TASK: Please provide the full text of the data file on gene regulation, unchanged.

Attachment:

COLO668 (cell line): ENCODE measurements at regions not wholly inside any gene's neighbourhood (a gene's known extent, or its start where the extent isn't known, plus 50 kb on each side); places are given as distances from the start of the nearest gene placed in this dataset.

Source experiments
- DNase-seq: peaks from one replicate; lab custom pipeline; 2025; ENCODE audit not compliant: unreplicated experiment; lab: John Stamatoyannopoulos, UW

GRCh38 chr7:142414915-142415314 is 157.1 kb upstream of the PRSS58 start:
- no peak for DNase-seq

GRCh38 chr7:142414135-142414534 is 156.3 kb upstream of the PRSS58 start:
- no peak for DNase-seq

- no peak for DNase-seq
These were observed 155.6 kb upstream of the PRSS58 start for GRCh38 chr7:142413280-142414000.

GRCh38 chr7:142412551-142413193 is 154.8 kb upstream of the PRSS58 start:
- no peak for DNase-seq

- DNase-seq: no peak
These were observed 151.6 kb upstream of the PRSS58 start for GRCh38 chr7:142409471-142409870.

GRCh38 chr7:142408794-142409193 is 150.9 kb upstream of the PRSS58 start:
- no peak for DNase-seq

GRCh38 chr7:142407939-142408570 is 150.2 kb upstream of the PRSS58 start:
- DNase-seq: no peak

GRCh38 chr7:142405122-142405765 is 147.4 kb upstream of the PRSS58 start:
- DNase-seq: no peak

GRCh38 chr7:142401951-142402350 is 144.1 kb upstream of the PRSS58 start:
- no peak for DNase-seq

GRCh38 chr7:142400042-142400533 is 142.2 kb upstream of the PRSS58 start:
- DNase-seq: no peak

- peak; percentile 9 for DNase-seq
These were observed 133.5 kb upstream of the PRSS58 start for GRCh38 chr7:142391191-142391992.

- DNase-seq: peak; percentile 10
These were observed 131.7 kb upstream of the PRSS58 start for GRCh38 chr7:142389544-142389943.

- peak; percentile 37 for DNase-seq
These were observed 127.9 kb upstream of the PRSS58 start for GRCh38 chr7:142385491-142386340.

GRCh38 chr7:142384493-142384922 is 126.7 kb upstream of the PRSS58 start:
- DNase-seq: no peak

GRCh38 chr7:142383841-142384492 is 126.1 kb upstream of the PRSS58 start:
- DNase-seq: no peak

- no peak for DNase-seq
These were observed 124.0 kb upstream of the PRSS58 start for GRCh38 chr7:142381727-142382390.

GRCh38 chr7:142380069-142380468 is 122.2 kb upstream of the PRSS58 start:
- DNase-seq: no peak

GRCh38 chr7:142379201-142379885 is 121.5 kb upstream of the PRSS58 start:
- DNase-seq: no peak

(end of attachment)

COLO668 (cell line): ENCODE measurements at regions not wholly inside any gene's neighbourhood (a gene's known extent, or its start where the extent isn't known, plus 50 kb on each side); places are given as distances from the start of the nearest gene placed in this dataset.

Source experiments
- DNase-seq: peaks from one replicate; lab custom pipeline; 2025; ENCODE audit not compliant: unreplicated experiment; lab: John Stamatoyannopoulos, UW

GRCh38 chr7:142414915-142415314 is 157.1 kb upstream of the PRSS58 start:
- no peak for DNase-seq

GRCh38 chr7:142414135-142414534 is 156.3 kb upstream of the PRSS58 start:
- no peak for DNase-seq

- no peak for DNase-seq
These were observed 155.6 kb upstream of the PRSS58 start for GRCh38 chr7:142413280-142414000.

GRCh38 chr7:142412551-142413193 is 154.8 kb upstream of the PRSS58 start:
- no peak for DNase-seq

- DNase-seq: no peak
These were observed 151.6 kb upstream of the PRSS58 start for GRCh38 chr7:142409471-142409870.

GRCh38 chr7:142408794-142409193 is 150.9 kb upstream of the PRSS58 start:
- no peak for DNase-seq

GRCh38 chr7:142407939-142408570 is 150.2 kb upstream of the PRSS58 start:
- DNase-seq: no peak

GRCh38 chr7:142405122-142405765 is 147.4 kb upstream of the PRSS58 start:
- DNase-seq: no peak

GRCh38 chr7:142401951-142402350 is 144.1 kb upstream of the PRSS58 start:
- no peak for DNase-seq

GRCh38 chr7:142400042-142400533 is 142.2 kb upstream of the PRSS58 start:
- DNase-seq: no peak

- peak; percentile 9 for DNase-seq
These were observed 133.5 kb upstream of the PRSS58 start for GRCh38 chr7:142391191-142391992.

- DNase-seq: peak; percentile 10
These were observed 131.7 kb upstream of the PRSS58 start for GRCh38 chr7:142389544-142389943.

- peak; percentile 37 for DNase-seq
These were observed 127.9 kb upstream of the PRSS58 start for GRCh38 chr7:142385491-142386340.

GRCh38 chr7:142384493-142384922 is 126.7 kb upstream of the PRSS58 start:
- DNase-seq: no peak

GRCh38 chr7:142383841-142384492 is 126.1 kb upstream of the PRSS58 start:
- DNase-seq: no peak

- no peak for DNase-seq
These were observed 124.0 kb upstream of the PRSS58 start for GRCh38 chr7:142381727-142382390.

GRCh38 chr7:142380069-142380468 is 122.2 kb upstream of the PRSS58 start:
- DNase-seq: no peak

GRCh38 chr7:142379201-142379885 is 121.5 kb upstream of the PRSS58 start:
- DNase-seq: no peak